Sputnik - The Space Race Begins

Sputnik - The Space Race Begins
On October 4, 1957 a small object had people around the globe looking excitedly – or anxiously – up at the sky. It's now so common that people today could scarcely imagine the effect that Sputnik – the first artificial satellite – had on the world.

International Geophysical Year
Some individuals had already realized that rockets didn't have to be weapons. They could take satellites – and perhaps even humans – into space. But in the 1950s the immediate stimulus for launching an artificial satellite came from an international scientific project, the International Geophysical Year (IGY).

IGY was longer than a year, lasting from mid-1957 to the end of the following year. Sixty-seven countries took part, and they agreed all data would be be received by a number of data centers and made available to everyone.

As part of this effort, satellites could provide valuable geophysical data, but the development costs would be high. Yet in July 1955 the USA announced it would be launching a satellite for IGY. Not to be outdone, the Soviet Union also decided to launch one.

Sputnik
Although the USA had more resources than the Soviet Union, nonetheless the Soviets set to work on an ambitious program that included a launch vehicle, scientific satellite, and ground stations for tracking it. When they found that their plan was too ambitious for the time available, they abandoned it. But they didn't give up. They wanted to be first, and their strategy was to design and build a very simple satellite and launch it with a military ballistic missile. Sputnik – it meant fellow traveler – was born, and the word later became a generic term.

As shown in the header image, Sputnik was spherical. It was about the size of a beach ball, and made of a shiny metal alloy. There were two pairs of radio antennae sticking out and famously, Sputnik continuously beeped out its radio signal as it orbited. The satellite was in a low Earth orbit and took almost a hundred minutes to complete one orbit. Batteries that lasted just over three weeks provided the power.

Although Sputnik didn't have sensors, scientists used its radio signals to calculate temperature and pressure, as well as the density of the upper atmosphere. There wasn't much data, but Sputnik fulfilled its main purpose: a giant propaganda coup against the USA.

The Americans had assumed that they would be first in space, so Sputnik was a shock. It got worse when a month after Sputnik 1, the Soviets launched Sputnik 2 with the dog Laika on board. The heavy payload was impressive, though it didn't impress animal lovers.

The space race was on
The Cold War had begun not long after World War II ended. The space race was a new competitive aspect of it, and Round 1 went to the Soviet Union.

Meanwhile in the USA, as James Woudhuysen writes,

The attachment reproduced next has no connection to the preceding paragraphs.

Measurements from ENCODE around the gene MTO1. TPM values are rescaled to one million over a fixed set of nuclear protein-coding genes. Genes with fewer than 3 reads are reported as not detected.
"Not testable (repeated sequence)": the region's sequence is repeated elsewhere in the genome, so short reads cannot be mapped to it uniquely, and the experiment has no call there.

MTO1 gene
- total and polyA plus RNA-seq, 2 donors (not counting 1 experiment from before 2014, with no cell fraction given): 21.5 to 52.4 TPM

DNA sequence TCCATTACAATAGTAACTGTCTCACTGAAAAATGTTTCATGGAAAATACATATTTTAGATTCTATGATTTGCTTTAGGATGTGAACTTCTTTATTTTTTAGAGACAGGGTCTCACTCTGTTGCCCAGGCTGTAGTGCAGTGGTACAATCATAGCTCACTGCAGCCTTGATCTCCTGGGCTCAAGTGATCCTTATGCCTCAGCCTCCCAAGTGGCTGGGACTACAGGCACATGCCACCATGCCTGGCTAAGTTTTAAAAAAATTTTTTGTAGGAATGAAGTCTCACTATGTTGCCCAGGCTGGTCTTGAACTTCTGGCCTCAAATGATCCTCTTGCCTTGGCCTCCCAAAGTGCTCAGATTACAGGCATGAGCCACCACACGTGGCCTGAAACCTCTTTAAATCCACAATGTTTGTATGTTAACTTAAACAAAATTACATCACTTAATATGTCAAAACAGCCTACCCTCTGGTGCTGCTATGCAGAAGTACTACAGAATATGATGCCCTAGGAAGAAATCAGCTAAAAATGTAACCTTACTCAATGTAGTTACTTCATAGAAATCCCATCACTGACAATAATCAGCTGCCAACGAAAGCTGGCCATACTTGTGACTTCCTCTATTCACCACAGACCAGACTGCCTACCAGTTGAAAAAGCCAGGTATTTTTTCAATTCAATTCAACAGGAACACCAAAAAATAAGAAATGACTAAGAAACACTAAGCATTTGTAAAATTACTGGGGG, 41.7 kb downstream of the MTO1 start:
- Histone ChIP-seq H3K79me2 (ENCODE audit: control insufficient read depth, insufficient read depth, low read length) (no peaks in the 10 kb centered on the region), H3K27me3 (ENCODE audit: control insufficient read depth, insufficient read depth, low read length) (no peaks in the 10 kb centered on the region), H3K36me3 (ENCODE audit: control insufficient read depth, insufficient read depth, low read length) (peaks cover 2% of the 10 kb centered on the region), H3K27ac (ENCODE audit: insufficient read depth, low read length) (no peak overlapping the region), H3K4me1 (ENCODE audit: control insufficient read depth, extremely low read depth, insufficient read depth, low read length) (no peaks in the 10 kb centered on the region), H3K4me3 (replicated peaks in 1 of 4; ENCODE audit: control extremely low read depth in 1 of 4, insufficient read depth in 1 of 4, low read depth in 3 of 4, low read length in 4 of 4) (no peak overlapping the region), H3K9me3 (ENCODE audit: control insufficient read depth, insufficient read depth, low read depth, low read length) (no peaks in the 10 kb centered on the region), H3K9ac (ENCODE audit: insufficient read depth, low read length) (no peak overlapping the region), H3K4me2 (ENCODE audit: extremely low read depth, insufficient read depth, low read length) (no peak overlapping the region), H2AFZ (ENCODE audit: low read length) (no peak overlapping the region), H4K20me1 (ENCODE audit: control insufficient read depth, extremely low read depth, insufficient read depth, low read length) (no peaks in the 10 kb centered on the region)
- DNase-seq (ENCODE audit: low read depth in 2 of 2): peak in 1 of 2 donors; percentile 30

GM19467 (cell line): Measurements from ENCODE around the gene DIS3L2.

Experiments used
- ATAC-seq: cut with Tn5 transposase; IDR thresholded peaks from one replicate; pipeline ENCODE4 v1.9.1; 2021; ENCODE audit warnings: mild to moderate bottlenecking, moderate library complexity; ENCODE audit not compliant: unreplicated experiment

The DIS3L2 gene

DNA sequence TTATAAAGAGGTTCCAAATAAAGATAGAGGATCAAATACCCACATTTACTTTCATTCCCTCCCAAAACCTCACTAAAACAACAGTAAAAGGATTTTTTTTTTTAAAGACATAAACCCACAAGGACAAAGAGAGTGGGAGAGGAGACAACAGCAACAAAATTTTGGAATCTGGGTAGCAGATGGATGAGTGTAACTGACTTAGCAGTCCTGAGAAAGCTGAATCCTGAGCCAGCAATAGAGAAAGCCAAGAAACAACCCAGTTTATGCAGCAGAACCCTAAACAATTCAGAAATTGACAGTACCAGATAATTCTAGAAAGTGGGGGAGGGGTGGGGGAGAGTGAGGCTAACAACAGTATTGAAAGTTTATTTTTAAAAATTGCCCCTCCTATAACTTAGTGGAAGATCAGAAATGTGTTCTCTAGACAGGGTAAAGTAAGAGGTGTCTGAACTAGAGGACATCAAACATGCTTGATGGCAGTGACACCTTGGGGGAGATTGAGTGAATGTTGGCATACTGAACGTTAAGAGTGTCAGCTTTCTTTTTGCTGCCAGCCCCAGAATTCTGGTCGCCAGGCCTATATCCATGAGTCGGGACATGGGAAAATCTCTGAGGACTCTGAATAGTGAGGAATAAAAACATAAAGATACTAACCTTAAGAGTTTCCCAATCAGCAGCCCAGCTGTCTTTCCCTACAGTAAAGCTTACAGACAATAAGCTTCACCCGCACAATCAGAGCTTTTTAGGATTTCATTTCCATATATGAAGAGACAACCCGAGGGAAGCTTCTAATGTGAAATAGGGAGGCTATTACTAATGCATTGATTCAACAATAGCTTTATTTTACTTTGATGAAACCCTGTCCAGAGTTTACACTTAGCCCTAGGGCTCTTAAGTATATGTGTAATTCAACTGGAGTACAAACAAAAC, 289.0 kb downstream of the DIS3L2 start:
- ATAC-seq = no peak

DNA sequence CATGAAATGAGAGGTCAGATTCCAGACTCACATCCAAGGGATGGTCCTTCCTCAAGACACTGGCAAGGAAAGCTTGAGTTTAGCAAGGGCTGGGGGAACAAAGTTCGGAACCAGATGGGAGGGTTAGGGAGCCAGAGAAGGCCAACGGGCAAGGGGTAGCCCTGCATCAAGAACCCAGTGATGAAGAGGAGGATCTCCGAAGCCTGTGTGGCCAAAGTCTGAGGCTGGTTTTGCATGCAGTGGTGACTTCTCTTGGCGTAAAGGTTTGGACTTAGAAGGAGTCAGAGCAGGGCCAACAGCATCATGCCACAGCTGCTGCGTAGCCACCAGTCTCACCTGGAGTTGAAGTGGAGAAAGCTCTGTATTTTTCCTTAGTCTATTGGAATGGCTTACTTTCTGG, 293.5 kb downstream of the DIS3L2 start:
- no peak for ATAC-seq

. . . every one of America’s first 19 efforts to go into space failed. On 6 December, its first vehicle blew up into a massive fireball just a few inches above a launch pad in Florida. The event was broadcast on national television – and the US press dubbed it ‘Flopnik’ and ‘Stayputnik’.

Sputnik 1 transmitted its signal for 22 days, then continued to orbit. It finally dropped out of orbit in early January 1958 and burned up as it re-entered Earth's atmosphere.

But at the end of January, at last, the first American satellite – Explorer 1 – was launched. It was the first to carry scientific instruments, including a cosmic ray detector that measured radiation in Earth orbit. This instrument, designed and built by James A. Van Allen, discovered the radiation belts encircling the Earth. They now bear his name.

In March 1958 the USA launched Vanguard 1. It reached the highest altitude of any of the four satellites, and was the first to be solar-powered. Interestingly, it's the oldest artificial satellite still in orbit, but it hasn't transmitted since 1964.

Reactions to Sputnik
Radio amateurs around the world were tuning in to Sputnik. And people went outside to try to spot it coming overhead. The satellite was visible with binoculars. However the upper stage of the rocket that shared the satellite's orbit was larger than Sputnik itself, very bright, and visible to the unaided eye. Some people were excited by the dawn of the Space Age, but others were fearful.

The Soviets were happy to inform the world of their superior technology. However US President Eisenhower had known about much of it from U-2 surveillance flight photos, and wasn't fazed when Sputnik appeared in the sky. Other politicians weren't so calm and exploited it for their own purposes. Much of the American public was unsettled by the perceived gap between the two countries, and wondered what this Soviet space technology meant for their possession of guided missiles?

The founding of the National Aeronautics and Space Administration (NASA) was a direct result of Sputnik. And the US government decided they needed a greater emphasis on science and technology in schools. If only that were still a priority!

References:
(1) James Woudhuysen, “Sputnik: when American fears went into orbit” https://www.spiked-online.com/newsite/article/3926#.V_YxQrVc_sk
(2)
Sputnik 1 replica, Missile & Space Gallery of the National Museum of the United States Air Force



You Should Also Read:
Cosmonauts – Birth of the Space Age
Who Let the Dogs Out?
First Orbit – film review

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